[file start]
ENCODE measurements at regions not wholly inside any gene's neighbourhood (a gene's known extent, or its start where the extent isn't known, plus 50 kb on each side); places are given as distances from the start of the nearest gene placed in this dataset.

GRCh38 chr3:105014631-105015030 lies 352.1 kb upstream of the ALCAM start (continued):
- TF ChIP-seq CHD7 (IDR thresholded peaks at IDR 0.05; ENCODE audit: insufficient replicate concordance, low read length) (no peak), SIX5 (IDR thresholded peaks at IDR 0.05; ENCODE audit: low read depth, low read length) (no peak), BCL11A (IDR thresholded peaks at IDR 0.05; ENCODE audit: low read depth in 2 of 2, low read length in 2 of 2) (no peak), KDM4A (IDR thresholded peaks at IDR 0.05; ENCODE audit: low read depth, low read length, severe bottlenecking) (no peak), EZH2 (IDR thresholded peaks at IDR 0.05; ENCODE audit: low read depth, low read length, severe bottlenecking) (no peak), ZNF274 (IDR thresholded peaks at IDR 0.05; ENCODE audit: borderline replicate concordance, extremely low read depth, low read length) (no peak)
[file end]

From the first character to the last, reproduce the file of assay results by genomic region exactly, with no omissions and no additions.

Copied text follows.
ENCODE measurements at regions not wholly inside any gene's neighbourhood (a gene's known extent, or its start where the extent isn't known, plus 50 kb on each side); places are given as distances from the start of the nearest gene placed in this dataset.

GRCh38 chr3:105014631-105015030 lies 352.1 kb upstream of the ALCAM start (continued):
- TF ChIP-seq CHD7 (IDR thresholded peaks at IDR 0.05; ENCODE audit: insufficient replicate concordance, low read length) (no peak), SIX5 (IDR thresholded peaks at IDR 0.05; ENCODE audit: low read depth, low read length) (no peak), BCL11A (IDR thresholded peaks at IDR 0.05; ENCODE audit: low read depth in 2 of 2, low read length in 2 of 2) (no peak), KDM4A (IDR thresholded peaks at IDR 0.05; ENCODE audit: low read depth, low read length, severe bottlenecking) (no peak), EZH2 (IDR thresholded peaks at IDR 0.05; ENCODE audit: low read depth, low read length, severe bottlenecking) (no peak), ZNF274 (IDR thresholded peaks at IDR 0.05; ENCODE audit: borderline replicate concordance, extremely low read depth, low read length) (no peak)